Search Images Maps Play YouTube News Gmail Drive More »
Sign in
Screen reader users: click this link for accessible mode. Accessible mode has the same essential features but works better with your reader.

Patents

  1. Advanced Patent Search
Publication numberUS3424591 A
Publication typeGrant
Publication dateJan 28, 1969
Filing dateJun 9, 1965
Priority dateJun 9, 1965
Also published asDE1692608A1
Publication numberUS 3424591 A, US 3424591A, US-A-3424591, US3424591 A, US3424591A
InventorsGold William L
Original AssigneeDow Chemical Co
Export CitationBiBTeX, EndNote, RefMan
External Links: USPTO, USPTO Assignment, Espacenet
Hydrocolloid surface treatment to yield french fried potato products
US 3424591 A
Abstract  available in
Images(4)
Previous page
Next page
Claims  available in
Description  (OCR text may contain errors)

United States Patent HYDROCOLLOID SURFACE TREATMENT T0 YIELD FRENCH FRIED POTATO PRODUCTS William L. Gold, Midland, Mich., assignor to The Dow Chemical Company, Midland, Mich., a corporation of Delaware No Drawing. Filed June 9, 1965, Ser. No. 462,715 US. Cl. 99-100 8 Claims Int. Cl. A23l 1/12 ABSTRACT OF THE DISCLOSURE Surface treatment of potato pieces with a synthetic or chemically modified natural hydrocolloid prior to deep fat frying yields French fried potato products having a lighter more even color, a firmer texture, a higher residual moisture content, and a reduced oil content.

A sizable institutional and consumer market has developed for frozen, partially fried potato products which require only brief reheating and further cooking before serving. Currently these potato products are prepared by peeling, cutting and trimming selected raw potatoes into slices, pieces or strips of suitable size and shape. Then the cut, raw potato pieces are sorted and partially cooked or blanched in steam or hot water at 65 95 C. for 3-10 minutes. The blanched potato pieces are dewatered and fried in hot fat or vegetable oil. For par-fries, the Iblanched potato pieces are totally submerged for 30-75 seconds in oil at 170 200 C. After draining excess oil, the par-fries are quick-frozen and packaged.

Potatoes are a natural product having a variable chemical and physical composition. Their cellular structure and chemical composition, e.g. the amount of reducing sugars, moisture, solids, protein, carbohydrate etc., is particularly sensitive to growing and storage conditions. Although many of the chemical and biological reactions which occur within the potato have been studied, the processor handles a highly varied product since he generally has little control over these factors.

To minimize the effect of raw material variations, processors often incorporate chemical treatments in a process line to produce a more acceptable and uniform product. For example, chelating agents are used to remove or inactivate trace amounts of undesirable heavy metal ions, particularly iron and copper. A sugar such as dextrose or glucose is often added to provide a richer color. Calcium lactate can be used as a stiffening agent to improve the physical appearance and plate life. Such chemical treatments are readily adapted and controlled on the process line to achieve optimum results.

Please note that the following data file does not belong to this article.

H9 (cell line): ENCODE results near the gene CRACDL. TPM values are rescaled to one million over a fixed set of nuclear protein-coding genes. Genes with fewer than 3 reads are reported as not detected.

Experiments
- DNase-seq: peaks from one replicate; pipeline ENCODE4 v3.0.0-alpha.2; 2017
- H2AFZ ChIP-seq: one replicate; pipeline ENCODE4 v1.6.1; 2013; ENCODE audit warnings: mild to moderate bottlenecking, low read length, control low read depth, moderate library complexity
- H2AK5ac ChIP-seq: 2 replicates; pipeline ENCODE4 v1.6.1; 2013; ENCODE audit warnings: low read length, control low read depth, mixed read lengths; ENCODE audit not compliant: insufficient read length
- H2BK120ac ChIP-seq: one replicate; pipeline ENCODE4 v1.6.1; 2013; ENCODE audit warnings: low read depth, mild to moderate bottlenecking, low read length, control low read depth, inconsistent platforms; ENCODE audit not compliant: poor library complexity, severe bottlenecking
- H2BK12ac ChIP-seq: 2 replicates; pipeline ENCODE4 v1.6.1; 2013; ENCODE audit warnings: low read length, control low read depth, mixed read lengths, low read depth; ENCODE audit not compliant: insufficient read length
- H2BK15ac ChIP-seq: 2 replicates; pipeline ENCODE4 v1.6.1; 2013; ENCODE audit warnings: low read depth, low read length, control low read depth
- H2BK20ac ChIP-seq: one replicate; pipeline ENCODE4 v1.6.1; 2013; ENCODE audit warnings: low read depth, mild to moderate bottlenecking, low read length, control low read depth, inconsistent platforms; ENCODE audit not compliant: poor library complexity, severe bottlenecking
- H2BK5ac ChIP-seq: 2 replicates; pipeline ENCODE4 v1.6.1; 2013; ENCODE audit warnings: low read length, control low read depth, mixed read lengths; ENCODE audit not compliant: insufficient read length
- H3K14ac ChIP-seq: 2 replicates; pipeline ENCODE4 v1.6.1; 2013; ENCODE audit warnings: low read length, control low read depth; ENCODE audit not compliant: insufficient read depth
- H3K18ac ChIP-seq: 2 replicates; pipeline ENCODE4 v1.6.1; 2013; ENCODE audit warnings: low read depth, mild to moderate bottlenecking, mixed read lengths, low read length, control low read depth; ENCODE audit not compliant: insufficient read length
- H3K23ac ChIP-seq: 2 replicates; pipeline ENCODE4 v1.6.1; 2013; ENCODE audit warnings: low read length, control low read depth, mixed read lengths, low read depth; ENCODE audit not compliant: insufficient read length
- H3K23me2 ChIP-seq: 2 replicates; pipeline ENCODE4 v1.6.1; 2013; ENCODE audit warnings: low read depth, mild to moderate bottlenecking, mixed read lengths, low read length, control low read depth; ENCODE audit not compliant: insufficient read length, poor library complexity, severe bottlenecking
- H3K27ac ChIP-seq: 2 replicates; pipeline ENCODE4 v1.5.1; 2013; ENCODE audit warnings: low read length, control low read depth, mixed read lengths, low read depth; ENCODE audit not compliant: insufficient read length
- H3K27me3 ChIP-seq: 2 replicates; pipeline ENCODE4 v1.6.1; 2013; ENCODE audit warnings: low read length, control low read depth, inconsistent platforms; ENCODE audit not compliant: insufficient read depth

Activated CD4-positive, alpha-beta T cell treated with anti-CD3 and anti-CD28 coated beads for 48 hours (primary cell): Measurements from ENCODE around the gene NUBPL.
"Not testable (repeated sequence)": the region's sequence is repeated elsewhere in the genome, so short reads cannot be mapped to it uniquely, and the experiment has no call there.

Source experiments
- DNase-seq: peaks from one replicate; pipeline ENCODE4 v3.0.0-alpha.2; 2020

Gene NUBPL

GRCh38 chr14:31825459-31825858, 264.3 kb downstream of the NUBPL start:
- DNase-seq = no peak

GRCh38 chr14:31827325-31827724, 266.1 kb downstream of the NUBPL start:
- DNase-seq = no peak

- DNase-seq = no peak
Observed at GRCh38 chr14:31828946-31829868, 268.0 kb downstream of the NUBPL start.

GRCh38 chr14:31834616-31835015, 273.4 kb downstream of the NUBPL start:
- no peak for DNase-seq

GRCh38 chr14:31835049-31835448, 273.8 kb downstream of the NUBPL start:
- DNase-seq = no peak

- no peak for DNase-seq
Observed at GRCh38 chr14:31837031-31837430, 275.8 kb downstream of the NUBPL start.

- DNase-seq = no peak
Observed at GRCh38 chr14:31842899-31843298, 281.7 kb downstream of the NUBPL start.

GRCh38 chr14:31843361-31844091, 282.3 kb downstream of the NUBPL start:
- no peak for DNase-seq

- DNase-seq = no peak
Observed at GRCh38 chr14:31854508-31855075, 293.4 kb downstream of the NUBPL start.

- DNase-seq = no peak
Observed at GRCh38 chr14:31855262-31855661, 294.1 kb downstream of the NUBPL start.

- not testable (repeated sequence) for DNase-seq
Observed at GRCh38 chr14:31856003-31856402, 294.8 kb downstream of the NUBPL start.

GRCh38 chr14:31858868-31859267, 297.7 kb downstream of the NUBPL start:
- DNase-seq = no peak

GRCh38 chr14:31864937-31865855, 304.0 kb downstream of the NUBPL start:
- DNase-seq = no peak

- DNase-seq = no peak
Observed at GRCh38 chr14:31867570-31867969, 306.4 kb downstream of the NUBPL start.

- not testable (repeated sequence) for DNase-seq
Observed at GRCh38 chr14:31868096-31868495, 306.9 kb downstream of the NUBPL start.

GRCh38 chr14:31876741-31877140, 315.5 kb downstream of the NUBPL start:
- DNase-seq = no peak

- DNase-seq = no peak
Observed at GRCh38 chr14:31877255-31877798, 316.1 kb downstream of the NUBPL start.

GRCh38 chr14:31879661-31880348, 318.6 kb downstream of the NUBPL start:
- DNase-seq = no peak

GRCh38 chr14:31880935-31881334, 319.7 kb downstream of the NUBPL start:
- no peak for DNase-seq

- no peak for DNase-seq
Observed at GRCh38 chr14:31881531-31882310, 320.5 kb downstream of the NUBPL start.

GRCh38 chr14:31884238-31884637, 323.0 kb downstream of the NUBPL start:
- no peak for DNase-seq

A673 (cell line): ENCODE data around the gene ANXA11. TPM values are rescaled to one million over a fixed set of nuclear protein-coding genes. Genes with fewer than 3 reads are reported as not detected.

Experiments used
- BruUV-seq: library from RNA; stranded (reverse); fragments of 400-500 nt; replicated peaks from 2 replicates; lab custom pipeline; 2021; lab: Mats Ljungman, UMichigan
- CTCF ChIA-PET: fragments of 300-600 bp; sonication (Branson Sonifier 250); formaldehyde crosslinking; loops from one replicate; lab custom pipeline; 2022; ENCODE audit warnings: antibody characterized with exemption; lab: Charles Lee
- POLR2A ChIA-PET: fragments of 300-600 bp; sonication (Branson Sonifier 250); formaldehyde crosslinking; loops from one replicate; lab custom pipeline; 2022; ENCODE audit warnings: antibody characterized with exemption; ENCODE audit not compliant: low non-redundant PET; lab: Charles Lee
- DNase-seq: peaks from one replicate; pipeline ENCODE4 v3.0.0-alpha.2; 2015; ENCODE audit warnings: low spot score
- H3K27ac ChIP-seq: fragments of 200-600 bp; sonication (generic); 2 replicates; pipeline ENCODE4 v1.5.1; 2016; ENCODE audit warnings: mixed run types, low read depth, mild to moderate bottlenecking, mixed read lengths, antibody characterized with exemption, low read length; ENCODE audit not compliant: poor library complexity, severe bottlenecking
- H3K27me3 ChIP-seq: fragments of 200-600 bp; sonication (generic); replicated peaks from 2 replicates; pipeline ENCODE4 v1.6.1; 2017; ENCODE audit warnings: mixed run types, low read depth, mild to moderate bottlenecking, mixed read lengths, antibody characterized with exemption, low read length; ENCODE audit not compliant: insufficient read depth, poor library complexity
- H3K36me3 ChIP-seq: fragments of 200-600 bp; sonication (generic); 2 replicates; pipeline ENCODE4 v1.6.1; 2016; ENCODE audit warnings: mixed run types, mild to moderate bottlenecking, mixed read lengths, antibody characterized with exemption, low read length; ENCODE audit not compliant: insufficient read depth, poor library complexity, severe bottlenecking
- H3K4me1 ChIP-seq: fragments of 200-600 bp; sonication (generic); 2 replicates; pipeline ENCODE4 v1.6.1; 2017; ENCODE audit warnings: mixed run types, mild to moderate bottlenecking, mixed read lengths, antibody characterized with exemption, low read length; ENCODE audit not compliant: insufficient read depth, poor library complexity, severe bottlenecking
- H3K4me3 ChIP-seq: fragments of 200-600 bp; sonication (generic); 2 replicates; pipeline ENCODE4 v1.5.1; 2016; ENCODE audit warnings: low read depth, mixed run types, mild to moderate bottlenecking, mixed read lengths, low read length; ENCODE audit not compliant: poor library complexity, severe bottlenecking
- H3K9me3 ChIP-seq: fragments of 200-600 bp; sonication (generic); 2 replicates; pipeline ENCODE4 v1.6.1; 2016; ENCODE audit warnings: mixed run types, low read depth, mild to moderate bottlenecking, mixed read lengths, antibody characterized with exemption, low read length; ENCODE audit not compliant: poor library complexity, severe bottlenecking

The present invention concerns an improved process for preparing French fried potato products from whole potato pieces. The improvement consists essentially in treating the surface of the cut whole potato pieces with an aqueous solution of a suitable edible synthetic or chemically modified nautral hydrocolloid to form a thin coating or film of the hydrocolloid on the potato surfaces prior to deep fat frying. As a result of this treatment the product after French frying has superior color and other improved properties including enhanced texture and a higher moisture, reduced oil content. By appropriate choice of the film-forming hydrocolloid and process conditions, such improved properties can be achieved individually or preferably concurrently.

In practice it has been found most advantageous to treat partially cooked potato pieces with an alkyl cellulose ether such as hydroxypropyl methylcellulose or sodium carboxymethylcellulose in aqueous solution at 50100 C. Furthermore the aqueous hydrocolloid solution used 3,424,591 Patented Jan. 28, 1969 FILM-FORMING HYDROCOLLOIDS An essential element in the present invention is the surface coating or film of synthetic or chemically-modified natural hydrocolloid applied to the potato pieces prior to immersion in the frying oil. Although in some instances the film-forming hydrocolloid may penetrate to a depth of several cellular layers, essentially a thin surface film is required. To reduce oil absorption a substantially continuous, oil-resistant film is required. Yet, the film must also have adequate water vapor transmission properties to prevent rupture during French frying at higher temperatures.